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Many ECEs likely to remain shut at alert level 3

Image: RNZ.

Health fears and lack of demand are likely to keep many early childhood centres shut when schools partially reopen next week.

Sector leaders say many centre owners, teachers and parents were not convinced it is safe to reopen, despite government assurances the chance of a Covid-19 outbreak in an early learning service was extremely low.

However, kindergartens and some other centres say they were confident they could join schools in reopening safely for the children of people who needed to return to work at alert level 3.

Centre owner Maria Johnson says she had called more than 200 families that send children to her seven early childhood centres and very few wanted them to reopen.

"A lot of our families do fall into the essential workers category, and they want to keep their children at home until they feel it is safe to send them back," she says.

Maria says teachers are also nervous about the health risk of reopening.

It would not be viable for early childhood centres to run with just a few children present, she says.

An expert on public health in early learning centres, Mike Bedford, hasd been urging the government not to reopen centres.

He says he agreed the success of the level 4 lockdown in reducing the Covid-19 outbreak has greatly lowered the risk of infection in early childhood centres, but the risk still existed.

"You simply can't say that an early childhood centre is safe in Covid-19, that just doesn't make any sense.

"Early childhood centres have never been safe from infection and there remains certainly questions over asymptomatic spread."

Mike  says he was not persuaded by World Health Organisation (WHO) evidence from the Wuhan outbreak that the government had cited as proof there was little risk to small children.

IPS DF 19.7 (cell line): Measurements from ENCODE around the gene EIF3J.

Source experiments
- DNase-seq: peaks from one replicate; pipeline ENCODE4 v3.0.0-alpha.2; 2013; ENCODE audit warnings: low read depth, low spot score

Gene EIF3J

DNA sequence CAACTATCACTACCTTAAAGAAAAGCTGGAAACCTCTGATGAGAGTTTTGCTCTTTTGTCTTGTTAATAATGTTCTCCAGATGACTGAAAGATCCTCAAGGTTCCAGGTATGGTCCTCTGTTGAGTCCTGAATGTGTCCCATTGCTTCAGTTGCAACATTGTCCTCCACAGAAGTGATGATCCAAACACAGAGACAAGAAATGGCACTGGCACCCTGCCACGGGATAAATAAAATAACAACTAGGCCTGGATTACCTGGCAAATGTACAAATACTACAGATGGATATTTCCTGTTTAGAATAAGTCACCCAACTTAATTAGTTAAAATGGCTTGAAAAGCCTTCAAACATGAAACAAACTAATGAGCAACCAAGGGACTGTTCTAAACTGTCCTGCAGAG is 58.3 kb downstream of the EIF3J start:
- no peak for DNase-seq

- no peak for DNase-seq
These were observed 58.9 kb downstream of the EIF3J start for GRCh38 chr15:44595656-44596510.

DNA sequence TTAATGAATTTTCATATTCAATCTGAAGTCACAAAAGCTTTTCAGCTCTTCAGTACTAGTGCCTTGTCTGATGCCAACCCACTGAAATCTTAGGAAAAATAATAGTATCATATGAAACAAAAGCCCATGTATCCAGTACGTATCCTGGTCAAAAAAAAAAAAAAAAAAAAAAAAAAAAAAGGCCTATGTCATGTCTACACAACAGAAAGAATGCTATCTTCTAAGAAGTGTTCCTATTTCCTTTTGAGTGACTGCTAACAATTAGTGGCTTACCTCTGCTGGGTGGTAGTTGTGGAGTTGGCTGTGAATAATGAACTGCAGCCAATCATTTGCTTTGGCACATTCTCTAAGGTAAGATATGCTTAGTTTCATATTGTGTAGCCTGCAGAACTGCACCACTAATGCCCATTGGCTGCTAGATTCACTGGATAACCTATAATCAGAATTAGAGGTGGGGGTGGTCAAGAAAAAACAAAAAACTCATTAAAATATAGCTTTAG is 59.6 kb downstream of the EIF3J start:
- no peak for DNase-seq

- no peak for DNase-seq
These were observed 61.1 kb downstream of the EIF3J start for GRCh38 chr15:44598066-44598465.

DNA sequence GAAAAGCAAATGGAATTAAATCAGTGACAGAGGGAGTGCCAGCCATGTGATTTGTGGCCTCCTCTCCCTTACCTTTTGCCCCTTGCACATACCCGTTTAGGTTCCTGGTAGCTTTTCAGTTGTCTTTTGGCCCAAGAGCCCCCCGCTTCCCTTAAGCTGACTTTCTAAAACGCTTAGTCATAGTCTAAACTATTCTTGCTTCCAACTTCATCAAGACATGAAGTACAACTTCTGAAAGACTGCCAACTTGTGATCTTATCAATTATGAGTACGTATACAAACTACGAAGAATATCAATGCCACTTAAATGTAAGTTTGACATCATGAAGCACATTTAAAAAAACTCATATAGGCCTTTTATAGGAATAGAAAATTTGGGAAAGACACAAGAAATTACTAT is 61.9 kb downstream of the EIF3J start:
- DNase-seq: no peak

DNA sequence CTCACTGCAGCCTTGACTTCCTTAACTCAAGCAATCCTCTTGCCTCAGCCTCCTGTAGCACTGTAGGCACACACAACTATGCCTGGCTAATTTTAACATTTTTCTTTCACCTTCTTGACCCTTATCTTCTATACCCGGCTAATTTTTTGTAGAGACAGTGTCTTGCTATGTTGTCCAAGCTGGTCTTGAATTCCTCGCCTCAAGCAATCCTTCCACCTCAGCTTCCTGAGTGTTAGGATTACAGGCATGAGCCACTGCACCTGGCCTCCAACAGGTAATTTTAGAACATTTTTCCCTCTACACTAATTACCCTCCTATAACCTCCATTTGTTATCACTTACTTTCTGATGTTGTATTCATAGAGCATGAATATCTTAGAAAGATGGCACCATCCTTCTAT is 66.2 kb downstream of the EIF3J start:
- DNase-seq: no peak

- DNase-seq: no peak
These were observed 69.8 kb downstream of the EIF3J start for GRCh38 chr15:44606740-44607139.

He says the numbers attending early learning next week must be as low as possible.

Mike says he is concerned the government wanted children to stay in bubbles of 10, but it was not limiting the total number of children that might be present in an early learning centre.

Early Childhood Council chief executive Peter Reynolds says he was also not convinced by the WHO evidence and he did not want to see an early learning centre become the centre of a new infection cluster.

He says many centres would not reopen next week, but others would.

"There's still a lot of anxiety out there, so there's a strong number out there saying, 'we're not prepared to open' and there is a number out there who say, 'no we're going to throw caution to the wind and give it a go'."

The deputy chief executive of early childhood company Best Start, Fiona Hughes, says about five to 10 per cent of the families that use its 260 centres had indicated they wanted them to reopen and most would.

"I'm a little doubtful, because I think numbers are very low, that all of them will open, but where there's a need that's our duty to the community."

NZ Kindergartens chief executive Jill Bond says its member associations were preparing to open some of their kindergartens next week.

She says Ministry of Health and Ministry of Education advice had reassured associations that it was safe to reopen for a small number of children.

"We are assuring families that if they need to go back to work, their child will be safe."

Jill says families could also send their children to kindergarten for other reasons.

"There will be some families who, for personal reasons, will want their child to return to the routine of kindergarten now. We're saying that's absolutely fine."

RNZ.

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